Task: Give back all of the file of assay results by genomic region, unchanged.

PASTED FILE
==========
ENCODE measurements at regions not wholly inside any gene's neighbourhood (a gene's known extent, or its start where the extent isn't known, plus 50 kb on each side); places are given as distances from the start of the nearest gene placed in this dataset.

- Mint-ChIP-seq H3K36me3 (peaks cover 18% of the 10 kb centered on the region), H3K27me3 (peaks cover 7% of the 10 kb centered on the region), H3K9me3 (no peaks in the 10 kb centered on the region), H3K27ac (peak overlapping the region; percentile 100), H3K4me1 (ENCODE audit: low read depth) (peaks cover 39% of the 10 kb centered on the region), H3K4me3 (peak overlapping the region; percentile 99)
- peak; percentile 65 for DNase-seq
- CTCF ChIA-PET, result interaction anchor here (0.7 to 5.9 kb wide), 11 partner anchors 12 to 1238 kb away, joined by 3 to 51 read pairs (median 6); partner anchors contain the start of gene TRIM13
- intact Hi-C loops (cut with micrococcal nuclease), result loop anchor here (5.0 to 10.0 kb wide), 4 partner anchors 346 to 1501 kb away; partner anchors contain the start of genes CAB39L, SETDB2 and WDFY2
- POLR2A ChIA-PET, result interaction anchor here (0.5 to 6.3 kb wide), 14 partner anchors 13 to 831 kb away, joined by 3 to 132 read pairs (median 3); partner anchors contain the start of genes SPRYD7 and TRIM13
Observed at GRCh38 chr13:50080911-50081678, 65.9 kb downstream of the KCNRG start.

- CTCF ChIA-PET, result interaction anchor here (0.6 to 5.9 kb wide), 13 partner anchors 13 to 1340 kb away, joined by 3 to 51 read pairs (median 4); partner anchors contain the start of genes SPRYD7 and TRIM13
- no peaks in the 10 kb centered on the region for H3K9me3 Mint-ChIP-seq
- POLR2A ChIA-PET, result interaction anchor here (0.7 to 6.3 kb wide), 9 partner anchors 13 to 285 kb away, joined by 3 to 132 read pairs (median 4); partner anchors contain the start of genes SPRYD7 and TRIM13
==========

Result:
ENCODE measurements at regions not wholly inside any gene's neighbourhood (a gene's known extent, or its start where the extent isn't known, plus 50 kb on each side); places are given as distances from the start of the nearest gene placed in this dataset.

- Mint-ChIP-seq H3K36me3 (peaks cover 18% of the 10 kb centered on the region), H3K27me3 (peaks cover 7% of the 10 kb centered on the region), H3K9me3 (no peaks in the 10 kb centered on the region), H3K27ac (peak overlapping the region; percentile 100), H3K4me1 (ENCODE audit: low read depth) (peaks cover 39% of the 10 kb centered on the region), H3K4me3 (peak overlapping the region; percentile 99)
- peak; percentile 65 for DNase-seq
- CTCF ChIA-PET, result interaction anchor here (0.7 to 5.9 kb wide), 11 partner anchors 12 to 1238 kb away, joined by 3 to 51 read pairs (median 6); partner anchors contain the start of gene TRIM13
- intact Hi-C loops (cut with micrococcal nuclease), result loop anchor here (5.0 to 10.0 kb wide), 4 partner anchors 346 to 1501 kb away; partner anchors contain the start of genes CAB39L, SETDB2 and WDFY2
- POLR2A ChIA-PET, result interaction anchor here (0.5 to 6.3 kb wide), 14 partner anchors 13 to 831 kb away, joined by 3 to 132 read pairs (median 3); partner anchors contain the start of genes SPRYD7 and TRIM13
Observed at GRCh38 chr13:50080911-50081678, 65.9 kb downstream of the KCNRG start.

- CTCF ChIA-PET, result interaction anchor here (0.6 to 5.9 kb wide), 13 partner anchors 13 to 1340 kb away, joined by 3 to 51 read pairs (median 4); partner anchors contain the start of genes SPRYD7 and TRIM13
- no peaks in the 10 kb centered on the region for H3K9me3 Mint-ChIP-seq
- POLR2A ChIA-PET, result interaction anchor here (0.7 to 6.3 kb wide), 9 partner anchors 13 to 285 kb away, joined by 3 to 132 read pairs (median 4); partner anchors contain the start of genes SPRYD7 and TRIM13